Importance of Cover Crops Following a Drought

With corn and soybean harvest approaching, many folks are planting their cover crops, or planning to plant their cover crops as soon as they can. The biggest question we are getting these days is whether cover crop seeding recommendations need to be changed because of the dry conditions in many parts of Iowa.

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Drilled Cereal RyeThe quick answer is that cover crop seeding recommendations remain the same: aerial and broadcast seeding methods require a slightly greater seeding rate than drill seeding. If there is not enough soil moisture or a rain within a week of seeding, there will be diminished and variable stand establishment across the field. To minimize this, you might consider drill seeding over aerial and broadcast seeding. Typically, drill seeding results in more uniform stands across the field with the consequence of less fall biomass production due to a later seeding date. Even later planting due to drilled seeding results in soil health improvements from spring growth of winter cereals.

Regardless of how you are going to seed, it is important to get the cover crops out inCereal Rye the fields. Cover crops play a crucial role in building soil moisture by improving water infiltration and aggregate stability. Additionally, they have the added benefit of scavenging residual soil nitrogen. Winter cereal grains such as winter rye, wheat, and triticale, are the preferred cover crop for their exceptional ability to use residual soil nitrogen. This is an extremely important characteristic following drought years where nitrogen leaching and crop nitrogen uptake are both potentially lower.

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Gilmore City research site that measures difference in nitrate levels under different treatments

Iowa State University research conducted by Dr. Matt Helmers at Gilmore City, Iowa, show seasonal spring nitrate concentrations from 2011 to 2015 were the highest in 2013 (wet spring following a dry 2012). In the conventionally tilled system, nitrate concentration in drainage was 23.7 mg/L. When cover crops were added to the system, the nitrate concentration was reduced by 51% to 11.5 mg/L.

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Left and center: Exterior of sumps which are connected to the tile drainage lines in each plot. Right: Interior of a sump. The sump shows a meter reading for each pump located in each plot. Water samples are taken from each pump to be tested for nitrates.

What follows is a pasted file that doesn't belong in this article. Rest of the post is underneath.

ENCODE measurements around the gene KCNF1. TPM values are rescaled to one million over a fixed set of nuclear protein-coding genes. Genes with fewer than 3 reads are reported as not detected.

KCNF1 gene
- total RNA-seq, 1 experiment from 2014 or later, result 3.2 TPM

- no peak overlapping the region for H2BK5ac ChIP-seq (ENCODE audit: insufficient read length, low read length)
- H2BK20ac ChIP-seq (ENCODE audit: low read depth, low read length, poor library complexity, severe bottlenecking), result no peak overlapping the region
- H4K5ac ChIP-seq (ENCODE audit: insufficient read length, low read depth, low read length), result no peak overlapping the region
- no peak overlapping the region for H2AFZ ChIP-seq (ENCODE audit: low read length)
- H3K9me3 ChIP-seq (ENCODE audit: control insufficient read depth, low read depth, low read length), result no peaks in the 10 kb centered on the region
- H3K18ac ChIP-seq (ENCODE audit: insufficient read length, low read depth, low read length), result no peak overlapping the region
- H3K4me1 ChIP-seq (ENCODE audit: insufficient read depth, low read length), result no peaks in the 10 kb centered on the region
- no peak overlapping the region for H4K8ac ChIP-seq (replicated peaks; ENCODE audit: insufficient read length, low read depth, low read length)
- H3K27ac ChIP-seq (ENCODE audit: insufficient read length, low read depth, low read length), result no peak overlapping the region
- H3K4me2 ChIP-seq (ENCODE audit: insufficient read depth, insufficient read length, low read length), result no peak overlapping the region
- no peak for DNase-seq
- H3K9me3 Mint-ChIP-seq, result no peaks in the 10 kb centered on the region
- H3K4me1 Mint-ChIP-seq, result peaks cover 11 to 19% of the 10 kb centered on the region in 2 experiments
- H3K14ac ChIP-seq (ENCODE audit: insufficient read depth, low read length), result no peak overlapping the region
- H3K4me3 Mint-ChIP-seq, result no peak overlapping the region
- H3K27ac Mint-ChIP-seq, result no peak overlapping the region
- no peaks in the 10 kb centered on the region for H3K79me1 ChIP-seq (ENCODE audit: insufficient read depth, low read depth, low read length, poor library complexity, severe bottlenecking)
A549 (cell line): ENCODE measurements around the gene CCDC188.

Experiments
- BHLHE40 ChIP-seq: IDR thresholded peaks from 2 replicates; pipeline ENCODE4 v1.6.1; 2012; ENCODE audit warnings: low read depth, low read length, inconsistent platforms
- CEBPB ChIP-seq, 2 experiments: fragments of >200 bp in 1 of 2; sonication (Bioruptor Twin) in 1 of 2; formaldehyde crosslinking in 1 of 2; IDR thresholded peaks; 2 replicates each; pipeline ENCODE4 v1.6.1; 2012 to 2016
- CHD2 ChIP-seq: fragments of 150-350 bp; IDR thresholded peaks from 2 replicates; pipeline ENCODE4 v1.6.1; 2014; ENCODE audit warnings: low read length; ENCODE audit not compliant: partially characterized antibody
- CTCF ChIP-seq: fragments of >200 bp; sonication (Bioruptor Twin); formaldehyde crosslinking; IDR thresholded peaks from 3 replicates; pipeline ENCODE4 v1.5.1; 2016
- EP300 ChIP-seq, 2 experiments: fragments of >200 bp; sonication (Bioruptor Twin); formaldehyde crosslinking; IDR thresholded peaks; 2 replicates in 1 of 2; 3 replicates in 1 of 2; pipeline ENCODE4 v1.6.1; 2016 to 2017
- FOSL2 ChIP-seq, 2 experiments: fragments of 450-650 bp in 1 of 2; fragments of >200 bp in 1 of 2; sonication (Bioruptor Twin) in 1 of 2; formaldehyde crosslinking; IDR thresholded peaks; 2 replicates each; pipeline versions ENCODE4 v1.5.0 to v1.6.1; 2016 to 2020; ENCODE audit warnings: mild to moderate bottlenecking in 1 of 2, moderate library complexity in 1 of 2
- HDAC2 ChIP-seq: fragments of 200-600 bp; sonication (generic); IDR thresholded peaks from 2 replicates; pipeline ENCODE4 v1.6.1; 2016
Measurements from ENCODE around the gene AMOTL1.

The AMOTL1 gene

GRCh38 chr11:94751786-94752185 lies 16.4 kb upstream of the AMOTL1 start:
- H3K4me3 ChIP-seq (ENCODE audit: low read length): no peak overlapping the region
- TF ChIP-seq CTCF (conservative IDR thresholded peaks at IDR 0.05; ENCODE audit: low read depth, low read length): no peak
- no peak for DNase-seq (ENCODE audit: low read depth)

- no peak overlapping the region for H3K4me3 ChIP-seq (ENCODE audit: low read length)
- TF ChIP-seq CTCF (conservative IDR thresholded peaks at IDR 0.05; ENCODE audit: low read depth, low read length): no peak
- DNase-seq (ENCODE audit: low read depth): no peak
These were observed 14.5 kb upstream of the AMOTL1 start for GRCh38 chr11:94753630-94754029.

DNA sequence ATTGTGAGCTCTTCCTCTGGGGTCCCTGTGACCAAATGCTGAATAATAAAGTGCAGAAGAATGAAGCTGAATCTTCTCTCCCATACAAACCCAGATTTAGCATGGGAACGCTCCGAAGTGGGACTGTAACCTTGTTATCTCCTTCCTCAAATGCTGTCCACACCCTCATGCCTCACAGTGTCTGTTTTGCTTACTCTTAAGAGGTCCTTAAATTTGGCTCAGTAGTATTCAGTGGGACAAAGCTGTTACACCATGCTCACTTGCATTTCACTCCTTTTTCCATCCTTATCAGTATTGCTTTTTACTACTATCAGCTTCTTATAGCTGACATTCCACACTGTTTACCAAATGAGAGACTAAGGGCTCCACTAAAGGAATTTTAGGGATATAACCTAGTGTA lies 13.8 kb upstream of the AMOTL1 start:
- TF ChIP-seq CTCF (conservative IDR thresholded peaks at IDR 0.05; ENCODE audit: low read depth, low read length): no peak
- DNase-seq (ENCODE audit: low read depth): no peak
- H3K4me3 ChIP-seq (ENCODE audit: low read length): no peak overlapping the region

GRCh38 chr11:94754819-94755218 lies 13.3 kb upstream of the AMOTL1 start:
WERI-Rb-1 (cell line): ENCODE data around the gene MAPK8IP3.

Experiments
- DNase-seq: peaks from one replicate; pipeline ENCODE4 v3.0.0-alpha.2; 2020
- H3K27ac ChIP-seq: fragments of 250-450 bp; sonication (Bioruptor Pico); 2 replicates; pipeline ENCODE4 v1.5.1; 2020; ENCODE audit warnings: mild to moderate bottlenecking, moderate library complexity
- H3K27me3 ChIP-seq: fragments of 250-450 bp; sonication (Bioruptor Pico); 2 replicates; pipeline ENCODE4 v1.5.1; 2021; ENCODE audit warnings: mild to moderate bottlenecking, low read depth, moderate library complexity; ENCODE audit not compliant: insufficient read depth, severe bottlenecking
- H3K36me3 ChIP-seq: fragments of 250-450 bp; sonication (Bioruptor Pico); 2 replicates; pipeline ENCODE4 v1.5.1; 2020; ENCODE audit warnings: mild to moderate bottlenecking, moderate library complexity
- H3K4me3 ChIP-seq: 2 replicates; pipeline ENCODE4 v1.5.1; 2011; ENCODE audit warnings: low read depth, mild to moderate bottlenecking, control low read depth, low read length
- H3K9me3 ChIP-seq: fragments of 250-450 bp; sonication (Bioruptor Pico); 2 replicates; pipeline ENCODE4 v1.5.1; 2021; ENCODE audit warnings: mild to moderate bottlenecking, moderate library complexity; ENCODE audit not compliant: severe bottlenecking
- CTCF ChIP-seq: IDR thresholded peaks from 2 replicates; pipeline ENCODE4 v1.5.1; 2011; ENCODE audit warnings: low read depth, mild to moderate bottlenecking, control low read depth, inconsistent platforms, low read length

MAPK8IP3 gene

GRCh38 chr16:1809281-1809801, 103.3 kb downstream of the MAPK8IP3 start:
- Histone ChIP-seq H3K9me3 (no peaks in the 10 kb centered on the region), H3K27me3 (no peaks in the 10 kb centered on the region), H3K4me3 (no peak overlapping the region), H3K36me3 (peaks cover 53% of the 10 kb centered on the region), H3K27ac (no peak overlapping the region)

While establishing cover crops in dry conditions may be a challenge, these are the situations where the impact of cover crop can provide big benefits.

Mark Licht

Mark Licht is an Iowa Learning Farms team member and Assistant Professor and Extension Cropping Systems Specialist at Iowa State University.

 

 

 

Land Use Mismatches

Conservation is ensuring the greatest good for the greatest number of people. This idea is credited to American forester Gifford Pinchot, but many have arrived at the same conclusion. Conservation is thus, a resource allocation challenge and among our many resources, land is the most finite.

We have a little over 35 million acres of land in Iowa and 82% of it is in production agriculture. In a state with world-class agricultural land values, most of those acres are living up to their potential, growing food and energy, or housing the people that make the system work. The challenge for conservation is to find acres that aren’t living up to their potential—land use mismatches.

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underperforming cropland

We could debate for a lifetime what the highest and best use of an individual parcel is. However, we can more swiftly agree on a lowest common denominator of land use. That calculus settles at the answer to the following question: Is land functioning as a place to either 1) produce a product, 2) make memories, or 3) carry out natural processes?

Some may balk at the implication that we have places failing on all three fronts. These are areas where the current land use is such that the land doesn’t produce some product, like livestock or another commodity, it fails to provide a place for friends and families to gather and make memories, and it falls short of contributing to important natural processes like purifying water or providing habitats for pheasants and bees. However, close inspection of our current landscape reveals otherwise.

Here are a few examples:

Parking Lots
In many cities, parking lots can satisfy two parts of our decision tree by promoting the sale of products and helping create memories. But many city designers get swept up in anticipation of large crowds and have thus paved thousands of acres that are rarely used, often degrading water quality and city environments.

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Parking lot in West Des Moines, Iowa. Image courtesy of Google Maps.

Lawns
Studies have estimated that nearly a quarter of urban areas (as well as the areas around farm houses) are lawns. Take a drive across the state and you’ll find neatly manicured lawns spanning the horizon, often taking 20 acres at a time at substantial cost for maintenance without any return of crops, memories, or natural function. Sure, countless memories are made in the lawn, but the first two whole football fields would suffice, while the rest could be reallocated for higher uses like habitat, fruits, or vegetables.